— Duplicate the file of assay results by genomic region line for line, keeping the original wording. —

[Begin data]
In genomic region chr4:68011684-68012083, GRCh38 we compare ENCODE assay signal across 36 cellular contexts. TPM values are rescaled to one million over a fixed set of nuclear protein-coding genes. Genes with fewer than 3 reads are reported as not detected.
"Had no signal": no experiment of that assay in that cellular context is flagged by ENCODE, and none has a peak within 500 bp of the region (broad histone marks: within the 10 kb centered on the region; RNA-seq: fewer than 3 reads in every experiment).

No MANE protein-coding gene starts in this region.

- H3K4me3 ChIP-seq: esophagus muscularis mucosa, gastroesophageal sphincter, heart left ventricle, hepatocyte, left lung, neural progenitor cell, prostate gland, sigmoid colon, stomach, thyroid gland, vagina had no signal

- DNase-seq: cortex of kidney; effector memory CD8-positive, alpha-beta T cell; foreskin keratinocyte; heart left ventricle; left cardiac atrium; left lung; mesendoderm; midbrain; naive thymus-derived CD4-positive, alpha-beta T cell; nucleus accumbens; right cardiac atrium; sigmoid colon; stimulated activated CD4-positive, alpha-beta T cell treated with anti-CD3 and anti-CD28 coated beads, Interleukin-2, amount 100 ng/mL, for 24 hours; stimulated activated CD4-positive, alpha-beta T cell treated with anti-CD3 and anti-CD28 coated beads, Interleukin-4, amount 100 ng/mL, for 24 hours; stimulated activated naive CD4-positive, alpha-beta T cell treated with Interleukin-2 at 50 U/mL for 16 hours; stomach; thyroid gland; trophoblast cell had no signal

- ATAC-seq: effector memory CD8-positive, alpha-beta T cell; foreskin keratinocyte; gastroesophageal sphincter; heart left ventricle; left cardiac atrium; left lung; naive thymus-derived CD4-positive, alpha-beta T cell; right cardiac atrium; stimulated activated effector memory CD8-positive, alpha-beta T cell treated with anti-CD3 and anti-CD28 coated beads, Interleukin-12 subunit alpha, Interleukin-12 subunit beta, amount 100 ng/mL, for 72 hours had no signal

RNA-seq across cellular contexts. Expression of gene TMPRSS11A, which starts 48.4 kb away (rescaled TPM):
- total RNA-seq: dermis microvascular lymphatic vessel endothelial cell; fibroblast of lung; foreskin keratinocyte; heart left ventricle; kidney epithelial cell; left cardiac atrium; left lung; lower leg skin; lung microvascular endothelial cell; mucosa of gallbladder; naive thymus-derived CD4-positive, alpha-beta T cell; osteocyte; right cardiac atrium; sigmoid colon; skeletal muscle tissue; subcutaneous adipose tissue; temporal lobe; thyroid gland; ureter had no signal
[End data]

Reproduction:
In genomic region chr4:68011684-68012083, GRCh38 we compare ENCODE assay signal across 36 cellular contexts. TPM values are rescaled to one million over a fixed set of nuclear protein-coding genes. Genes with fewer than 3 reads are reported as not detected.
"Had no signal": no experiment of that assay in that cellular context is flagged by ENCODE, and none has a peak within 500 bp of the region (broad histone marks: within the 10 kb centered on the region; RNA-seq: fewer than 3 reads in every experiment).

No MANE protein-coding gene starts in this region.

- H3K4me3 ChIP-seq: esophagus muscularis mucosa, gastroesophageal sphincter, heart left ventricle, hepatocyte, left lung, neural progenitor cell, prostate gland, sigmoid colon, stomach, thyroid gland, vagina had no signal

- DNase-seq: cortex of kidney; effector memory CD8-positive, alpha-beta T cell; foreskin keratinocyte; heart left ventricle; left cardiac atrium; left lung; mesendoderm; midbrain; naive thymus-derived CD4-positive, alpha-beta T cell; nucleus accumbens; right cardiac atrium; sigmoid colon; stimulated activated CD4-positive, alpha-beta T cell treated with anti-CD3 and anti-CD28 coated beads, Interleukin-2, amount 100 ng/mL, for 24 hours; stimulated activated CD4-positive, alpha-beta T cell treated with anti-CD3 and anti-CD28 coated beads, Interleukin-4, amount 100 ng/mL, for 24 hours; stimulated activated naive CD4-positive, alpha-beta T cell treated with Interleukin-2 at 50 U/mL for 16 hours; stomach; thyroid gland; trophoblast cell had no signal

- ATAC-seq: effector memory CD8-positive, alpha-beta T cell; foreskin keratinocyte; gastroesophageal sphincter; heart left ventricle; left cardiac atrium; left lung; naive thymus-derived CD4-positive, alpha-beta T cell; right cardiac atrium; stimulated activated effector memory CD8-positive, alpha-beta T cell treated with anti-CD3 and anti-CD28 coated beads, Interleukin-12 subunit alpha, Interleukin-12 subunit beta, amount 100 ng/mL, for 72 hours had no signal

RNA-seq across cellular contexts. Expression of gene TMPRSS11A, which starts 48.4 kb away (rescaled TPM):
- total RNA-seq: dermis microvascular lymphatic vessel endothelial cell; fibroblast of lung; foreskin keratinocyte; heart left ventricle; kidney epithelial cell; left cardiac atrium; left lung; lower leg skin; lung microvascular endothelial cell; mucosa of gallbladder; naive thymus-derived CD4-positive, alpha-beta T cell; osteocyte; right cardiac atrium; sigmoid colon; skeletal muscle tissue; subcutaneous adipose tissue; temporal lobe; thyroid gland; ureter had no signal